Discussions: Lost in Translation?

A while ago, I came across the company “Smartling”, who are a translation software company, and they were looking for bloggers to discuss how they feel works of literature should be translated- how could they be translated effectively? And in some cases, if the words were still written in their orignal languages, would they still resonate with modern day audiences? I thought this would be a fun topic to post about so I’d like to give it a try…

I mainly read a lot of fictional work. One key thing I know I have taken away from becoming an avid reader as a young adult (see: age 17-18 onwards), is that I feel that it helped my empathy, and my understanding of human emotions, to grow. Before getting back into reading, having lost the passion for it since I was about thirteen, I was a very logical child/teenager. I didn’t put much weight on emotions. I couldn’t understand other’s emotional pain unless I had been through something similar myself. For example, I didn’t understand heartache because I’d never had a crush on anyone or had my heart broken. It simply didn’t add up. How could you be so heartbroken over someone who you’d only known for say two months, when you had clearly survived without knowing they existed just fine for the previous sixteen years.

Reading changed that. I mean, I still don’t understand it, to be honest, but at least I’m not closed off to idea now. I can accept that for some people, just getting out of bed in the morning is a win in their books- the hardest thing they will do all day. And I accept that without judging, or at least, with half the judgement I used to have. I truly believe this has come from my reading. From improving my understanding of emotions, and the crippling power they can have over a person,. So what is the most important aspect of any book to me, personally, if it were going to be translated into another language? The emotion. Without emotion, words are just factual- they simply “are”. It’s the human emotion, the context which adds gravity and weight to the situation. Have you ever heard a book being read aloud in a class, in a monotonous voice with no emotion? It’s one of the most boring things in the world and immediate stops you from paying attention to the story, to the journey of the characters.

Does it matter for example, if the words in Jane Eyre’s “I am no bird!” speech are changed to suit the language it is being translated into, as long as her passion and fire for her independence are still in her words to Rochester? Or if the words in Harry Potter aren’t a literal translation, so long as the magical feelings are still there? (Although I admit, I begrudge any language changes made between UK and USA editions- both are “English language” editions, so why bother?)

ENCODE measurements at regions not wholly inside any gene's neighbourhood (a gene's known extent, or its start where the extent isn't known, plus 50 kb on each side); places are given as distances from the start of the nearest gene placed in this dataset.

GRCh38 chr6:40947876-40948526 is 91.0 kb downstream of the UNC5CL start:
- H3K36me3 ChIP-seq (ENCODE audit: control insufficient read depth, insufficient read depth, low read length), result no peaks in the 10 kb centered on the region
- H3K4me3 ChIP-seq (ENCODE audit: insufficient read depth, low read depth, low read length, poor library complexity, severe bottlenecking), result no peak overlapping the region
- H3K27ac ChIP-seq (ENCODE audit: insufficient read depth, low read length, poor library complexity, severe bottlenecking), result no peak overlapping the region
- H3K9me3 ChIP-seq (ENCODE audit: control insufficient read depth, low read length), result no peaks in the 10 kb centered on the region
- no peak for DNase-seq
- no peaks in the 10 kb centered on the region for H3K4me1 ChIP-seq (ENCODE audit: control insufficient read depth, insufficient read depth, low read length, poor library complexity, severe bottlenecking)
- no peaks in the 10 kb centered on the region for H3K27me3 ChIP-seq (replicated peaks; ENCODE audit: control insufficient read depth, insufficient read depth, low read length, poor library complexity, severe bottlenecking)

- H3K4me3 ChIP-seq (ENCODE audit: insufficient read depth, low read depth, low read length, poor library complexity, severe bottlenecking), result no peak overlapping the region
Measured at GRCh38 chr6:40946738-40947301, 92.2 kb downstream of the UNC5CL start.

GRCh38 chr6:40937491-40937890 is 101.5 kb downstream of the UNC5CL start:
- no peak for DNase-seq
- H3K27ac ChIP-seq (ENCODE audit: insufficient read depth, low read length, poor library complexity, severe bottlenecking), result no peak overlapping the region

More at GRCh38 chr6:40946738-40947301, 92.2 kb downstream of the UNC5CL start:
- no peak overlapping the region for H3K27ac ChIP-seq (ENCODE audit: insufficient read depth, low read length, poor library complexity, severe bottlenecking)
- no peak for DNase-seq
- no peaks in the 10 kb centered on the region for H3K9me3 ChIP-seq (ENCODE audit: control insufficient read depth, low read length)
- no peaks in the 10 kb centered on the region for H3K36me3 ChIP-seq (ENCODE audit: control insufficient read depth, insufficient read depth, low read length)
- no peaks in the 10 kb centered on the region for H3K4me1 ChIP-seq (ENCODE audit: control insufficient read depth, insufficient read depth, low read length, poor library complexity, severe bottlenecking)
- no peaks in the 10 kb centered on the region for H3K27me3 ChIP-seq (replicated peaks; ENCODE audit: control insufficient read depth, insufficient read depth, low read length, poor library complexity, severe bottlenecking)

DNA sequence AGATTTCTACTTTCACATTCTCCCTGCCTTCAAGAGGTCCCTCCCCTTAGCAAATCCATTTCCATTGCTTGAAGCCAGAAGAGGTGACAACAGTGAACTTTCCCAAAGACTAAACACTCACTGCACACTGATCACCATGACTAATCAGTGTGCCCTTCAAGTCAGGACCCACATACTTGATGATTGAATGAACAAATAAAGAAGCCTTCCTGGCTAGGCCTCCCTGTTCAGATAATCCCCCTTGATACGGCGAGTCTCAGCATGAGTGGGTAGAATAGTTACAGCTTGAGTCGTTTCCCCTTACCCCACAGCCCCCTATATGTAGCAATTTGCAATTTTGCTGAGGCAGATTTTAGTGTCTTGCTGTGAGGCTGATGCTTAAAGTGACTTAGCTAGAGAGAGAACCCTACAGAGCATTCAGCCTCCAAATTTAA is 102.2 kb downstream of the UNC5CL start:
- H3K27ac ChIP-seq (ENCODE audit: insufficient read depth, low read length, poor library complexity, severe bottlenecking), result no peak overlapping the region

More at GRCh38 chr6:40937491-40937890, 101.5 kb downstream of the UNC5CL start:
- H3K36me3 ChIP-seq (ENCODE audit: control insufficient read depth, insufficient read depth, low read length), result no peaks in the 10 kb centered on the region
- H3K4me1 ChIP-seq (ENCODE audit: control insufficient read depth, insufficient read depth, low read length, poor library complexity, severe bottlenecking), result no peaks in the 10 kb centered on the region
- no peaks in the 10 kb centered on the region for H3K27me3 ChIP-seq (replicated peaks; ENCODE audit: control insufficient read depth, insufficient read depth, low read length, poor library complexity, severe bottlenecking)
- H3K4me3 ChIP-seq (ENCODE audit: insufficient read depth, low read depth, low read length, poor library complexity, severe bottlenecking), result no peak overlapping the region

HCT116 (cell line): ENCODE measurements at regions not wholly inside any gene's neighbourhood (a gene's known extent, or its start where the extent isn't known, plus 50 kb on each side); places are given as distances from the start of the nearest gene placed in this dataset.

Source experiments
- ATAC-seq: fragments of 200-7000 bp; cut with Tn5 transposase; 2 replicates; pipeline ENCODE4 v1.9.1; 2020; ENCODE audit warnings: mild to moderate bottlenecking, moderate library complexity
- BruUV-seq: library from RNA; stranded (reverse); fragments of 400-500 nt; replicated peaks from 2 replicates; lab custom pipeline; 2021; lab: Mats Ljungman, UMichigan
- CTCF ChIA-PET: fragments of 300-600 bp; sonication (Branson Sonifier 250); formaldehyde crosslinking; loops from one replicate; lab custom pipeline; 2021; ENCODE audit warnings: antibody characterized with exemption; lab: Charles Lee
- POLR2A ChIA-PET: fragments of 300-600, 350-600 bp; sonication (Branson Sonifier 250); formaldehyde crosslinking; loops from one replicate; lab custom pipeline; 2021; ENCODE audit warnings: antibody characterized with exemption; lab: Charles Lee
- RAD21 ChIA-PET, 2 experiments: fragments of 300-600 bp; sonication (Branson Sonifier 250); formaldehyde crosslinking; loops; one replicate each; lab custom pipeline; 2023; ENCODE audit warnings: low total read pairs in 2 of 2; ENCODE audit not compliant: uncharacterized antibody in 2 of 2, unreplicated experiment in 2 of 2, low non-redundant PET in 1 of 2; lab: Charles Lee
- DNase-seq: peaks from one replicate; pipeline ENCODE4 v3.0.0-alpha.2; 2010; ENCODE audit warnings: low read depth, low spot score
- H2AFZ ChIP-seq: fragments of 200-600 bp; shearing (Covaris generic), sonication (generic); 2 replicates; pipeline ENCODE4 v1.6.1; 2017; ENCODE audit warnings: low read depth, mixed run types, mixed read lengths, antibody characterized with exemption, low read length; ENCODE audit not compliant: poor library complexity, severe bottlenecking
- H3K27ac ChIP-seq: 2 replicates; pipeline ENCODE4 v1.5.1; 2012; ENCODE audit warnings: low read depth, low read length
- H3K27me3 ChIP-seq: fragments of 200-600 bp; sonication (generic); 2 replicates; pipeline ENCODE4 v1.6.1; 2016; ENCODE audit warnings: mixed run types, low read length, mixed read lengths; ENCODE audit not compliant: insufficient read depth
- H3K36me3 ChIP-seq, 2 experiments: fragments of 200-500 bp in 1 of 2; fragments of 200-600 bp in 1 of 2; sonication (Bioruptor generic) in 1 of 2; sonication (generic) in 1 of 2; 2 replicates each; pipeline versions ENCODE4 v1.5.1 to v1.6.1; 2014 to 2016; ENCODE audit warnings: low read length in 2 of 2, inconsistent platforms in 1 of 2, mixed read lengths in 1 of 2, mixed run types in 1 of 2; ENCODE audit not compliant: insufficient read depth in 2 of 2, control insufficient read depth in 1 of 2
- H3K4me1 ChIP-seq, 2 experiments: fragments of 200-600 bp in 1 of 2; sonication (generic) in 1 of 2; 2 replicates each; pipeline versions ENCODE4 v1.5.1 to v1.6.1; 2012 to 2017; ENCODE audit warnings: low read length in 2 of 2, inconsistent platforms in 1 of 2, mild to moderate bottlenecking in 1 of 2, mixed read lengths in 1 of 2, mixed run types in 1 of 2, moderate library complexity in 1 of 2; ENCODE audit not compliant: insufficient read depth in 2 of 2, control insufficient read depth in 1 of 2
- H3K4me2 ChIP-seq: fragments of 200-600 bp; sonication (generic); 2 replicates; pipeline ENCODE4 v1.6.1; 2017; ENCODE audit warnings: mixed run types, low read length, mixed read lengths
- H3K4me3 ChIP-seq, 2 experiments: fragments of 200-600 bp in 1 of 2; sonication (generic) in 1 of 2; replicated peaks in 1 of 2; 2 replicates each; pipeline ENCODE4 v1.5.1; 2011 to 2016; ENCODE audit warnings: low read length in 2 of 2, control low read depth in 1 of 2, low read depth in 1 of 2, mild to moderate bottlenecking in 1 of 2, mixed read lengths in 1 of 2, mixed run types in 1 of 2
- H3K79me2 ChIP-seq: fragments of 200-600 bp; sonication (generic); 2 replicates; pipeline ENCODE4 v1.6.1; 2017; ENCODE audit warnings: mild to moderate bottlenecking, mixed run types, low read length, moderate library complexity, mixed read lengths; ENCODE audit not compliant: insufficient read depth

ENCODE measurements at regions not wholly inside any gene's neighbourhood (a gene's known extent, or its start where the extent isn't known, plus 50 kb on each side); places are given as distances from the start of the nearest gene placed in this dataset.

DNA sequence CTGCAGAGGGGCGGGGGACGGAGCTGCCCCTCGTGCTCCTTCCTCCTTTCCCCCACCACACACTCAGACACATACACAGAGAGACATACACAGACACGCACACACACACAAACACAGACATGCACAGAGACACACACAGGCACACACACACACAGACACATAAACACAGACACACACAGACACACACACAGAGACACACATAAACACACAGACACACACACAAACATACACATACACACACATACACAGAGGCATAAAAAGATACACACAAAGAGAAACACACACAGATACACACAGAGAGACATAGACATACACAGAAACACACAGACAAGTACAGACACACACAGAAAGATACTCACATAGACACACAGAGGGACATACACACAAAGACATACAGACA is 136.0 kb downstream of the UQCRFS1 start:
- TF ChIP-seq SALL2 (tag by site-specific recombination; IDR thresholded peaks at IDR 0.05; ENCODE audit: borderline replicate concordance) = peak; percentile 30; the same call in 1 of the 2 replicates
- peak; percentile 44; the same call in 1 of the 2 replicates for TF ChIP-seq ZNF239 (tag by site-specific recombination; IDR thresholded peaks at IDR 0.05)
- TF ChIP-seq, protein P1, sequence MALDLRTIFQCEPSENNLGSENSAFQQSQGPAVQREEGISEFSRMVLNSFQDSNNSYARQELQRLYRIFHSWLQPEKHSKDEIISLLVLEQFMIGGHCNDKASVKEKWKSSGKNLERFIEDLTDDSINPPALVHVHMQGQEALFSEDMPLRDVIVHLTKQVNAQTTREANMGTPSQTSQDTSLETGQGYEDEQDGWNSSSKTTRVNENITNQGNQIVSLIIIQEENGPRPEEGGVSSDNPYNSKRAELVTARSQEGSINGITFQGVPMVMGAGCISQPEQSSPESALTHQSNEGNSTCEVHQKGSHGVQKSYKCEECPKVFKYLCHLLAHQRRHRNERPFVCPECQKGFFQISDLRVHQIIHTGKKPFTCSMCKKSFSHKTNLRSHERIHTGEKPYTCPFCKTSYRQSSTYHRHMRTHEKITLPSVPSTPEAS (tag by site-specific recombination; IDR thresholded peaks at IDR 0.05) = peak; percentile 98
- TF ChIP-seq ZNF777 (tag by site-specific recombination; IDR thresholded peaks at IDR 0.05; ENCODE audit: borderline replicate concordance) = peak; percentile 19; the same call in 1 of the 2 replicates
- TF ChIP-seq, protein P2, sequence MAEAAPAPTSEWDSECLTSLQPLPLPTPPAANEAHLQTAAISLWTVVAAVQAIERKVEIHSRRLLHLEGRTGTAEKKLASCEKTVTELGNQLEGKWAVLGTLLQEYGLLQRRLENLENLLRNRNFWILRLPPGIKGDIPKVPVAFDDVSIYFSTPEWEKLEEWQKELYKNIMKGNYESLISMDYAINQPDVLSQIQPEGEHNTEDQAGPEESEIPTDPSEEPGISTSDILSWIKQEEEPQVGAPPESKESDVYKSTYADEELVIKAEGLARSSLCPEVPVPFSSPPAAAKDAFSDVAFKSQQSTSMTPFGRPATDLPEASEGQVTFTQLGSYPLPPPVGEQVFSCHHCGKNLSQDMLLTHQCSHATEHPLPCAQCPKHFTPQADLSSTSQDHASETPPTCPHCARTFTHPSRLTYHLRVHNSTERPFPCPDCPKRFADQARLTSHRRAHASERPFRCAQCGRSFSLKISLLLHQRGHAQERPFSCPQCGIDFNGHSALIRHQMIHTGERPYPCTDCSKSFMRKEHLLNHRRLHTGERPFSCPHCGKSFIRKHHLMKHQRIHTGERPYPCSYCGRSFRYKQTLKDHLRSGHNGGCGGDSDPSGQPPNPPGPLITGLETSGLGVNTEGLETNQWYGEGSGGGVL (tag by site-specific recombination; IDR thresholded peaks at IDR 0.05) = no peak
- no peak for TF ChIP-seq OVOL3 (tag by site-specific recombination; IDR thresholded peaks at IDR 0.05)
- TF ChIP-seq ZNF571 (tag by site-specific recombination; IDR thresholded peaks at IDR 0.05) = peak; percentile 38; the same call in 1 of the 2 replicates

But some phrases just don’t translate well from English into other languages, and some phrases in other languages, do not have English translations. For example, “Komorebi” is the word in Japanese for the scattered light effect caused when the sun shines through trees in a forest. All of those words summed up in one word: “Komorebi”. How simple yet powerful is that?! And of course the more suitable Japanese word: “Tsundoku”- the act of picking up book after book, buying them and somehow not managing to read them, watching them pile up in a corner. Don’t lie you lot, we are all guilty of this!

So what I’m saying is that, in my opinion, the effort put into the translation is vital, but not because of the language they are translating, but rather the emotion they are translating.  It needs to be fluid and representative of what the author is trying to put across, rather than a “literal” translation of the text.

Words are powerful things, but only if they have emotion behind them. And if you take away their context and history then they are simply ink on a page.

What do you think the most important aspect of the translation of literature is?

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6 thoughts on “Discussions: Lost in Translation?

    • thebookheap says:

      I thought it would be a good post to do since I’m not really posting as much as I’d like to these days due to being chaotic with work haha but I enjoyed writing the piece 🙂 You should totally have a go at it!

  1. Not only do I love this post, but I bloody love those two Japenese words! I love how words even exist for those things, and I wish we had alternatives! Can we not just start inventing new words for these things?! R x

    • thebookheap says:

      I know, right?! I love how other languages beautifully some up complex feelings in a simple word whereas english is like “AND ALL OF THE WORDS WON’T DESCRIBE IT BUT I’LL DO THEM ANYWAY LOL”.

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